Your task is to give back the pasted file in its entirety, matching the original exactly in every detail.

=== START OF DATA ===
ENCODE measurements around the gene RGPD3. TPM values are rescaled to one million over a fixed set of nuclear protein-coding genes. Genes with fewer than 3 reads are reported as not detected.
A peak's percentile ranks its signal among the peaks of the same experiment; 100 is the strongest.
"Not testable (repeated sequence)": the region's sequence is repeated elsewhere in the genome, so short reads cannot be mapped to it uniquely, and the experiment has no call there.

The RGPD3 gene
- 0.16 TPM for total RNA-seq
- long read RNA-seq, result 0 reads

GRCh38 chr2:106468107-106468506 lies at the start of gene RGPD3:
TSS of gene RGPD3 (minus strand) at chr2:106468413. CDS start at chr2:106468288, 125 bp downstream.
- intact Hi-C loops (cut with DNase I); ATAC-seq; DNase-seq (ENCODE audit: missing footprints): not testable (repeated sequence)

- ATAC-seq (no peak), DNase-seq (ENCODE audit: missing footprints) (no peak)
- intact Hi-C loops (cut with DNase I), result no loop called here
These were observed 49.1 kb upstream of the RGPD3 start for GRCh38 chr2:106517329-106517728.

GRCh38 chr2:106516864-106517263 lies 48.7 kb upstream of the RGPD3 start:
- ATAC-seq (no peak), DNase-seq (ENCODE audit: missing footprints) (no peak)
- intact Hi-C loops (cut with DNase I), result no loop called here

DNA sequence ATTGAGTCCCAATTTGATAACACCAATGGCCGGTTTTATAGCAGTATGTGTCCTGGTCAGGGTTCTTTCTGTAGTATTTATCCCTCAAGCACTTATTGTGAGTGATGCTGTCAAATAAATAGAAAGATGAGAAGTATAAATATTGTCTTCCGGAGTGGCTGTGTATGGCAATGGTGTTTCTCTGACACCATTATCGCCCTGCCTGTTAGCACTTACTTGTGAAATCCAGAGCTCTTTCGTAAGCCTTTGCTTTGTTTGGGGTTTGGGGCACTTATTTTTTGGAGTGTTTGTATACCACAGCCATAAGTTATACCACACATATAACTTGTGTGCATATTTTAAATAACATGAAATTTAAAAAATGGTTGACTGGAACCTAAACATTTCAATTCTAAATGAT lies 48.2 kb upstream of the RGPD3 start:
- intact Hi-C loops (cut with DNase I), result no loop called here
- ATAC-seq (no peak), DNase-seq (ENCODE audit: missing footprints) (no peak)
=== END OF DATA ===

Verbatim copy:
ENCODE measurements around the gene RGPD3. TPM values are rescaled to one million over a fixed set of nuclear protein-coding genes. Genes with fewer than 3 reads are reported as not detected.
A peak's percentile ranks its signal among the peaks of the same experiment; 100 is the strongest.
"Not testable (repeated sequence)": the region's sequence is repeated elsewhere in the genome, so short reads cannot be mapped to it uniquely, and the experiment has no call there.

The RGPD3 gene
- 0.16 TPM for total RNA-seq
- long read RNA-seq, result 0 reads

GRCh38 chr2:106468107-106468506 lies at the start of gene RGPD3:
TSS of gene RGPD3 (minus strand) at chr2:106468413. CDS start at chr2:106468288, 125 bp downstream.
- intact Hi-C loops (cut with DNase I); ATAC-seq; DNase-seq (ENCODE audit: missing footprints): not testable (repeated sequence)

- ATAC-seq (no peak), DNase-seq (ENCODE audit: missing footprints) (no peak)
- intact Hi-C loops (cut with DNase I), result no loop called here
These were observed 49.1 kb upstream of the RGPD3 start for GRCh38 chr2:106517329-106517728.

GRCh38 chr2:106516864-106517263 lies 48.7 kb upstream of the RGPD3 start:
- ATAC-seq (no peak), DNase-seq (ENCODE audit: missing footprints) (no peak)
- intact Hi-C loops (cut with DNase I), result no loop called here

DNA sequence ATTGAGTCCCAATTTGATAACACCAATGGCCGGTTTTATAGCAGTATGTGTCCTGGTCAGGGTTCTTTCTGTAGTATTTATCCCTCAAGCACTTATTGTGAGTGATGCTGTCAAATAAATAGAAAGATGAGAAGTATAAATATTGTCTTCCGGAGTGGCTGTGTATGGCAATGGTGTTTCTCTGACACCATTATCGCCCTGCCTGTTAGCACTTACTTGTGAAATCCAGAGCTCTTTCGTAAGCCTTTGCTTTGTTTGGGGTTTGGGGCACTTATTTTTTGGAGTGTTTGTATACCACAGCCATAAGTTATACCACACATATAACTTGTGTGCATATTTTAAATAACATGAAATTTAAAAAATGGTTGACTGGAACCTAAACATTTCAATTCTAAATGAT lies 48.2 kb upstream of the RGPD3 start:
- intact Hi-C loops (cut with DNase I), result no loop called here
- ATAC-seq (no peak), DNase-seq (ENCODE audit: missing footprints) (no peak)